I look around the living room. There’s a TV with a Blu-ray player hooked up to it and stacks of movies and TV shows on the shelf behind it. There’s a Wii hooked up to the TV. There are two computers. There are hundreds of books on the bookshelves lining the living room walls. In the young ‘uns’ room there’s another TV and DVD player, a Playstation, more movies, more books. There are board games, handheld video games, card games. And that’s not even mentioning the five acres of land in this place called “outside” that’s just aching to be explored.

I try to explain this, but it’s going nowhere.

“There’s just nothing to do,” comes the complaint again.

I make the suggestion that, if that is the case, then there are dishes that need to be washed, clothes that need to be washed and put away, grass that needs to be cut, etc. Any of these would be a fine solution to the current level of listlessness.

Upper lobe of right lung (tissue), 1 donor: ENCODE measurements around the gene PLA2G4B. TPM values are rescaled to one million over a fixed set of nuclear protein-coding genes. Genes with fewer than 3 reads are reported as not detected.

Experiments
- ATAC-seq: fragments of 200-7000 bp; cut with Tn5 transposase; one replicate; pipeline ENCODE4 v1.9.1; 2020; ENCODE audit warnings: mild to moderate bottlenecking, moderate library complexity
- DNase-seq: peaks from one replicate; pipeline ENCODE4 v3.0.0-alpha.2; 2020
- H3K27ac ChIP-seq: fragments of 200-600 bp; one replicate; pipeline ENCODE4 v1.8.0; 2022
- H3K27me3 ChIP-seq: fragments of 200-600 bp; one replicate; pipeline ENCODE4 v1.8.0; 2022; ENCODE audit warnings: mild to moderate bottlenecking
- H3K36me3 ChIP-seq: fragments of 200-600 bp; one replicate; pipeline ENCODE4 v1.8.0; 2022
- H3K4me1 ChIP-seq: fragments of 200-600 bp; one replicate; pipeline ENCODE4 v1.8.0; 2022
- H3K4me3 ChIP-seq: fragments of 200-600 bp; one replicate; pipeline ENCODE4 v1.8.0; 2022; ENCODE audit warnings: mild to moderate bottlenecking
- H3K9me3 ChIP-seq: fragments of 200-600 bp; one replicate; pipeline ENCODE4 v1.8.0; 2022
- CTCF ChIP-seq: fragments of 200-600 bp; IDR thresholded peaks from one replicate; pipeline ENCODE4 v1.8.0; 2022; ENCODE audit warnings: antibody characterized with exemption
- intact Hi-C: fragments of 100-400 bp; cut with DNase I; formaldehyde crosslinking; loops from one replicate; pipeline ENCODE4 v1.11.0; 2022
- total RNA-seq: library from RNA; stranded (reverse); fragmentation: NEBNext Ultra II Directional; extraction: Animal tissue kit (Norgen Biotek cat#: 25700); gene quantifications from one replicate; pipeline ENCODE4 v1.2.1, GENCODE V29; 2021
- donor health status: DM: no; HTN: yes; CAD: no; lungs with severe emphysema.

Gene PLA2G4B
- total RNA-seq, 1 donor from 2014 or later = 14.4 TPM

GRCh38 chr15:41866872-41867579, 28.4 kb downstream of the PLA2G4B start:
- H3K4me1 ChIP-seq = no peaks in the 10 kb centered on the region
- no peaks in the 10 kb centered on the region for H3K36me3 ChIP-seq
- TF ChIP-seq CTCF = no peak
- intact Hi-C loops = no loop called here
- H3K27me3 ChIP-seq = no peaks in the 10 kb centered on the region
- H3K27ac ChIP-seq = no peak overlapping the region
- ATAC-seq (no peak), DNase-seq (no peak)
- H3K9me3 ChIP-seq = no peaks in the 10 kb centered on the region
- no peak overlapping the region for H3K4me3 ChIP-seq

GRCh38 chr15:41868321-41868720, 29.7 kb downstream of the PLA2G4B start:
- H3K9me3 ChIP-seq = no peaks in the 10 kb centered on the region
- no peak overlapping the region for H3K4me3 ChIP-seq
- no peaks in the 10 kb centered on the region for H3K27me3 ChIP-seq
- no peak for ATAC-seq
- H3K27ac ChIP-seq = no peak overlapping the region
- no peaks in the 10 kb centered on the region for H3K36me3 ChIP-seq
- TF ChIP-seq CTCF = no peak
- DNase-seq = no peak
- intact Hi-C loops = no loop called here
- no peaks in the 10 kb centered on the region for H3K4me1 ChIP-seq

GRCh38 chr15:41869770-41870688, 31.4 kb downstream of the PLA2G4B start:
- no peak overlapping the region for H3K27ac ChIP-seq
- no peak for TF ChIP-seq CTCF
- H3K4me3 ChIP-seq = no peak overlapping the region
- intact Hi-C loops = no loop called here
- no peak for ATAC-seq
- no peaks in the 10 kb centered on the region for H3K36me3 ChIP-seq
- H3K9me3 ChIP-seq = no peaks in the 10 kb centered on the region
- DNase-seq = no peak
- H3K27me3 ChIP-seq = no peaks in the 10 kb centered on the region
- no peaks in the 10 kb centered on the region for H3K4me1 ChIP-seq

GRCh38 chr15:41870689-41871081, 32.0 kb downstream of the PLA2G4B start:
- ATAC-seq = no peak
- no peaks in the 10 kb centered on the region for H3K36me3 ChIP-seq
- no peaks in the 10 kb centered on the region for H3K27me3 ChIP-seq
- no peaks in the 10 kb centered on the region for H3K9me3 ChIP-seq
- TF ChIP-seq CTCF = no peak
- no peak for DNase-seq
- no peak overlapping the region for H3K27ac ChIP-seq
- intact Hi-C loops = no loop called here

Again, this goes nowhere and the young ‘un continues plodding around the house announcing her boredom. I go back to whatever it is I’m doing. Something boring I’m sure.

Being bored, I have come to find out, is one of the most terrible, horrible things that can happen to you. Failing a test. No big deal. Getting in trouble at school. Nothing. Losing an eye in an icepick fight. A mere shadow to the horrors that come with a slow afternoon, when none of your friends are calling or texting and there is “nothing to do.”

Sadly, I’ve been unaware of the awfulness of boredom for more than four decades. I was well aware of boredom, but just didn’t realize all of the traumatic effects it must have had on me. (Okay, I’m well aware of the trauma that has come from actions taken to alleviate my boredom at times, but that’s a different story.)

Rather, in an obviously misguided effort, I’ve tried to tell the young ‘un that being bored is really not such a bad thing and that it’s actually good to be bored sometimes. Boy, was I wrong, because it really is the absolutely worst thing ever.